A surprise? Corporate reputations on the rise.

Corporate reputations on the riseWhat’s happening with the reputations of the leading U.S. corporations? Are we talking “bad rep” or “bum rap”?

Actually, it turns out that corporate reputations are on the rise; that’s according to findings from the 2011 Reputation Quotient® Survey conducted by market research firm Harris Interactive.

Each year since 1999, Harris has measured the reputations of the 60 “most visible” corporations in the United States. The 2011 survey, fielded in January and February, included ~30,000 Americans who are part of Harris’ online panel database. Respondents rated the companies on 20 attributes that comprise what Harris deems the overall “reputation quotient” (RQ).

The 2011 survey contained 54 “most visible” companies that were also part of the 2010 survey. Of those, 18 of the firms showed significant RQ increases compared to only two with declines.

The 20 attributes in the Harris survey are then grouped into six larger categories that are known to influence reputation and consumer behavior:

 Products and services
 Financial performance
 Emotional appeal
 Vision and leadership
 Workplace environment
 Social responsibility

Each of the ten top-rated companies in the 2011 survey achieved between an 81 and 84 RQ score in corporate reputation. (Any RQ score over 80 is considered “excellent” in the Harris study). In cescending order of score, these top-ranked corporations were:

 Google
 Johnson & Johnson
 3M Company
 Berkshire Hathaway
 Apple
 Intel Corporation
 Kraft Foods
 Amazon.com
 Disney Company
 General Mills

At the other end of the scale, the ten companies with the lowest ratings among the 60 included on the survey were:

 Delta Airlines (61 RQ score)
 JPMorgan Chase (61)
 ExxonMobil (61)
 General Motors (60)
 Bank of America (59)
 Chrysler (58)
 Citigroup (57)
 Goldman Sachs (54)
 BP (50)
 AIG (48)

Clearly, BP and AIG haven’t escaped their bottom-of-the-barrel ratings – and probably won’t anytime soon.

What about certain industries in general? The Harris research reveals that the technology segment is perceived most positively, with ~75% of respondents giving that sector a positive rating.

The next most popular segment – retail – had ~57% of respondents giving it a positive rating.

For the auto industry, the big news is not that it’s held in high regard (it’s not) … but that its ratings jumped 15 percentage points between 2010 and 2011. That’s the largest one-year jump recorded for any industry in any year since the Harris RQ Survey began.

What industries are bouncing along the bottom? Predictably, it’s financial services firms and oil companies.

But the news from this survey is, on balance, quite positive. In fact, Harris found that there were actually more individual companies rated “excellent” than has ever been recorded in the history of the survey. Considering the sorry state of the economy and how badly many brands have been battered, that result is nothing short of amazing

Insurance Fraud: The $80-billion Elephant in the Room

Insurance FraudIn all the debating about health insurance over the past two years, issues of consumer access and allowing pre-existing conditions have been at the forefront of the discussion.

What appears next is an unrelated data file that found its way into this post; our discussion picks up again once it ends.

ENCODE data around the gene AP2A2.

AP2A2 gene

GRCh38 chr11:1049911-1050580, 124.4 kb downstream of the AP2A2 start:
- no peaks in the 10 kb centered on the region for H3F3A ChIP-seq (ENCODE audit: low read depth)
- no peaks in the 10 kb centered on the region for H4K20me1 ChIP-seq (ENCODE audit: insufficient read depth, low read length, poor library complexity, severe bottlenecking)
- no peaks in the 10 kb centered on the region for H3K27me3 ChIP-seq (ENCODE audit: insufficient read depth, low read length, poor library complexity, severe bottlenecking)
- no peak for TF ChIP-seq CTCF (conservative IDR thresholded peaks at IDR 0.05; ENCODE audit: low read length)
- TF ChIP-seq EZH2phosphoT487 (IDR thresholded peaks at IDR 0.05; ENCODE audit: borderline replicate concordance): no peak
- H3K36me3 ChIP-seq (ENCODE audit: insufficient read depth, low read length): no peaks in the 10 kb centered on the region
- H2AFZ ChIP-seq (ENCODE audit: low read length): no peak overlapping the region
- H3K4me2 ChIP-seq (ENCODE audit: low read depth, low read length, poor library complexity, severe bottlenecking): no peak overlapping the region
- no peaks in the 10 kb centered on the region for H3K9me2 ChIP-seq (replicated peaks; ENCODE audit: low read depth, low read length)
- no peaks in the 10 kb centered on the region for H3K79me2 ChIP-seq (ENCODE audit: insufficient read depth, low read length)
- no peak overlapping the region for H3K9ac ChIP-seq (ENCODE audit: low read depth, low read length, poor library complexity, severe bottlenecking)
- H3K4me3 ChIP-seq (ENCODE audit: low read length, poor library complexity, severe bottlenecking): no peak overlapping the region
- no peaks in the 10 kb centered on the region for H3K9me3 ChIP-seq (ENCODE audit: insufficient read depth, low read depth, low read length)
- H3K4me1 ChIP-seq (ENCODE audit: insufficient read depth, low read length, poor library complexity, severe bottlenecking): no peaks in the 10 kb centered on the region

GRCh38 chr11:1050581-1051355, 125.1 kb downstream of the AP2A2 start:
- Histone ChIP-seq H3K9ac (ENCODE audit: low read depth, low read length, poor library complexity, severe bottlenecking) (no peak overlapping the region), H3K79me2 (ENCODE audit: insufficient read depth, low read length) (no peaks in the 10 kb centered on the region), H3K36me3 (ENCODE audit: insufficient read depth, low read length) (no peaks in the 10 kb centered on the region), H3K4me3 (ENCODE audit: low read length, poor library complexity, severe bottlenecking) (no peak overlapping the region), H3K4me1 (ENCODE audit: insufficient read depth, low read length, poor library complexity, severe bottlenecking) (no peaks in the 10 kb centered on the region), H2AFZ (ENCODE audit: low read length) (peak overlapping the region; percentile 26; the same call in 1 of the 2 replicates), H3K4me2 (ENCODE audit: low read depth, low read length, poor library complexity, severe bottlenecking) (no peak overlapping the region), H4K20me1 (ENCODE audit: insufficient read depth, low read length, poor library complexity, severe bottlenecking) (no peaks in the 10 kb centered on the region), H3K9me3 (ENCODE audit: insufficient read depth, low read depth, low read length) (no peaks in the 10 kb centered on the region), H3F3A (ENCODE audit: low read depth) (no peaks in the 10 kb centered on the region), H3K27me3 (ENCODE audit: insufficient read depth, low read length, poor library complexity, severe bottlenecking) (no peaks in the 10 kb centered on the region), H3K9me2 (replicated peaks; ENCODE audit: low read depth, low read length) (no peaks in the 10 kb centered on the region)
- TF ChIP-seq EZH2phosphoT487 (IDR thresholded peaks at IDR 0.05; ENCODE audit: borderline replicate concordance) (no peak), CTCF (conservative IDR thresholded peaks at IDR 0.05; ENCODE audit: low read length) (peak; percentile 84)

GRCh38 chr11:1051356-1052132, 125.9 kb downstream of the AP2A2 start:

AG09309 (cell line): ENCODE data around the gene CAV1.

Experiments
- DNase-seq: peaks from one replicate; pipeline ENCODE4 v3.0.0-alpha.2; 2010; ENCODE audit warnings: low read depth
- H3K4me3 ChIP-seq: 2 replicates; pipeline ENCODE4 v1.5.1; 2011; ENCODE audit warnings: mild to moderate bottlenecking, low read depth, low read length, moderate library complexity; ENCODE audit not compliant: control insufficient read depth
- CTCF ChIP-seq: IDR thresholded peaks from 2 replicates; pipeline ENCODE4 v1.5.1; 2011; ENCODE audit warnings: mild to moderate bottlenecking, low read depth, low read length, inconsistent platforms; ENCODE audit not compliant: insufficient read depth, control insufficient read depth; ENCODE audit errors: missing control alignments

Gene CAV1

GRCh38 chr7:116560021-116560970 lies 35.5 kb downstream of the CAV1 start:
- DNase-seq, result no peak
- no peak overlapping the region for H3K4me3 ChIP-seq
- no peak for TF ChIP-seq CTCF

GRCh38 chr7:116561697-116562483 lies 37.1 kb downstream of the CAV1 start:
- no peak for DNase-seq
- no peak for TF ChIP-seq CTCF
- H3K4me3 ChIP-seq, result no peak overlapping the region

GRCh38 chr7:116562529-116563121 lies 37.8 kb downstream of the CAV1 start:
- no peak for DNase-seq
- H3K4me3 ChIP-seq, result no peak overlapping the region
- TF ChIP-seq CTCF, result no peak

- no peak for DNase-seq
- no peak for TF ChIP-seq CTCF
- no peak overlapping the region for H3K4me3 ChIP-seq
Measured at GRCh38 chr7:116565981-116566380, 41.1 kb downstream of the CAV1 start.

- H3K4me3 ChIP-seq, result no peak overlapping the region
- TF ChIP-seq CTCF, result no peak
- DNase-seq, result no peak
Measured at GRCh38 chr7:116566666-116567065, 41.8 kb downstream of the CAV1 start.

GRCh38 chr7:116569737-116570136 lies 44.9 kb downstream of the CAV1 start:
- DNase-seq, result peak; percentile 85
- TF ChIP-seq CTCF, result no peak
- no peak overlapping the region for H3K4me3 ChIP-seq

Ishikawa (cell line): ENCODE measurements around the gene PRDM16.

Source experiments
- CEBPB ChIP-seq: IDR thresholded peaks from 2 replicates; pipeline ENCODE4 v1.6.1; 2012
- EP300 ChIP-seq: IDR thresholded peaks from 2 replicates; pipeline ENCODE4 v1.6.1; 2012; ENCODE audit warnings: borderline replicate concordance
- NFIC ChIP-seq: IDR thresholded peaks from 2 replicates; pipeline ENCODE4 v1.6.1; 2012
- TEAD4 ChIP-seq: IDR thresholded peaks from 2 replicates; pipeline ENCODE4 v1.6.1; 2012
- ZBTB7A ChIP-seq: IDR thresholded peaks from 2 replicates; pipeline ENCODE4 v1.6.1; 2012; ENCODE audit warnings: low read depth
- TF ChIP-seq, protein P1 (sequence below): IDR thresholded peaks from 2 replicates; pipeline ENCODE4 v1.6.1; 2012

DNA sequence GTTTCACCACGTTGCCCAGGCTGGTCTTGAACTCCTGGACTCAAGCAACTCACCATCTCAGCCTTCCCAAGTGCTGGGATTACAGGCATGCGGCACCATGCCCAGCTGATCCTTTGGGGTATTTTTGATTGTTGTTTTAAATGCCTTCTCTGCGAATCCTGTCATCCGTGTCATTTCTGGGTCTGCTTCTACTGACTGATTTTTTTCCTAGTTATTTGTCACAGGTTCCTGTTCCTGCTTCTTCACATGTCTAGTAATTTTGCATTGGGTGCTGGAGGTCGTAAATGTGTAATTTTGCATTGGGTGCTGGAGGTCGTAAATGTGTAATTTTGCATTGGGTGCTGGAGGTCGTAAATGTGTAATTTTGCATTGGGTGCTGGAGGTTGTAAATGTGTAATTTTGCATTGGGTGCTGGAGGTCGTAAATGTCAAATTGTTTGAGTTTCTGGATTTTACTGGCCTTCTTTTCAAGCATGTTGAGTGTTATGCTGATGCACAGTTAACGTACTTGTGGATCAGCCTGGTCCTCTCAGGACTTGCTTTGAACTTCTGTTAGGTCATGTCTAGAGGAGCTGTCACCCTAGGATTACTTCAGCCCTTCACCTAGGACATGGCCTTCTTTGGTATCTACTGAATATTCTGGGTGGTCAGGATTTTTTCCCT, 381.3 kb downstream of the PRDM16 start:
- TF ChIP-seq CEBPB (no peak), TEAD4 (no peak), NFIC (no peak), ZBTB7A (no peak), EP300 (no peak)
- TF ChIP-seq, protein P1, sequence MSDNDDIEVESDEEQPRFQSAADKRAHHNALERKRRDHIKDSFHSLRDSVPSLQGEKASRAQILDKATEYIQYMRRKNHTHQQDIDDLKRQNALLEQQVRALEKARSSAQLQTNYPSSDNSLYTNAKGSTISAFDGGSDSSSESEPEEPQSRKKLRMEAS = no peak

One aspect that’s been much less reported is the issue of insurance fraud. Recently, I read some eye-popping statistics from the Coalition Against Insurance Fraud (CAIF). This not-for-profit organization estimates that the level of annual insurance fraud amounts to the equivalent of ~$950 for each household in the United States.

Moreover, the Insurance Information Institute estimates that fraud accounts for ~10% of the losses in the property and casualty insurance segments, while the National Health Care Anti-Fraud Association reports that ~3% of the U.S. health care industry’s expenditures are due to fraudulent activities.

So we’re not talking chump change.

Insurance fraud to the tune of $80 billion per year doesn’t happen just because of a few bad apples out there. What’s happening is far more serious than that. Indeed, there are highly organized fraud rings operating throughout the country engaging in everything from staging dangerous accidents to setting up bogus medical services.

The problem goes beyond merely the added cost being borne by consumers. CAIF contends that lives can be endangered, too, due to staged auto accidents, arson incidences, and “medical procedures” being performed by phony physicians.

Is it any wonder that insurance companies like GEICO have well-staffed special investigations units devoted to ferreting out illegal insurance activities wherever they can find them.

Insurance fraud has surely been a problem since the dawn of time, because at its heart is the opportunity for financial profit. In response, a plethora of national and state laws aimed at controlling fraudulent activities have been on the books for years (although surprisingly, insurance fraud is a crime in just 48 of the 50 states – what is it about Virginia and Oregon, I wonder?). Most states maintain their own fraud bureaus as well.

But like so much else the government tries to control or influence, all of these earnest efforts to stem fraudulent activities don’t seem to be adding up to much or getting us closer to a fraud-free world.

Now here’s an idea: Let’s pass some more anti-fraud laws!